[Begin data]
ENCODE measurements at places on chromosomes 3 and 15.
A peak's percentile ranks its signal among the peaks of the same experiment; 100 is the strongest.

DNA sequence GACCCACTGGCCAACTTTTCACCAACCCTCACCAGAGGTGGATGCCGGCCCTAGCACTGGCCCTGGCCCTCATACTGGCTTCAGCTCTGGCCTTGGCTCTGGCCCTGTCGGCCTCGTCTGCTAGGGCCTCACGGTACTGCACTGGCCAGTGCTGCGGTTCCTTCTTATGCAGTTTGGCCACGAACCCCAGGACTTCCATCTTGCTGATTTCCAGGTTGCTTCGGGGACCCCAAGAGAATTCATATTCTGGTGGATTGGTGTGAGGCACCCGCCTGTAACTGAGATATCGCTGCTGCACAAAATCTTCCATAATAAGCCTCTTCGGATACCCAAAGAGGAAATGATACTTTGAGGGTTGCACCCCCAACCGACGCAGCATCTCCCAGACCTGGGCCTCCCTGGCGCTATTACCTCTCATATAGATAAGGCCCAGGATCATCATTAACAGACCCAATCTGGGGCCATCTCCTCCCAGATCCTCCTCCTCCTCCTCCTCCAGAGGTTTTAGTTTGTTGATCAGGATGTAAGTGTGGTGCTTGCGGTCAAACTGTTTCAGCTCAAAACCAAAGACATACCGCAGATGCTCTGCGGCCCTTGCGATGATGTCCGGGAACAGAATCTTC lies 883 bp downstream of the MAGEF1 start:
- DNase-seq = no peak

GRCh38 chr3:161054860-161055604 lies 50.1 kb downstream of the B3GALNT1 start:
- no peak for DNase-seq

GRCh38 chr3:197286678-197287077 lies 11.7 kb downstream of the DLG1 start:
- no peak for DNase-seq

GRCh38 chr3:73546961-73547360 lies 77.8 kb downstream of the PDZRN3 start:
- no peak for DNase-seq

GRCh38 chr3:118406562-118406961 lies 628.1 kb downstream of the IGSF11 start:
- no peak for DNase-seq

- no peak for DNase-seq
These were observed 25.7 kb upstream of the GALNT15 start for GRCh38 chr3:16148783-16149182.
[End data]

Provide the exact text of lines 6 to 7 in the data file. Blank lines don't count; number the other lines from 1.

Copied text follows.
- no peak for DNase-seq

GRCh38 chr3:197286678-197287077 lies 11.7 kb downstream of the DLG1 start: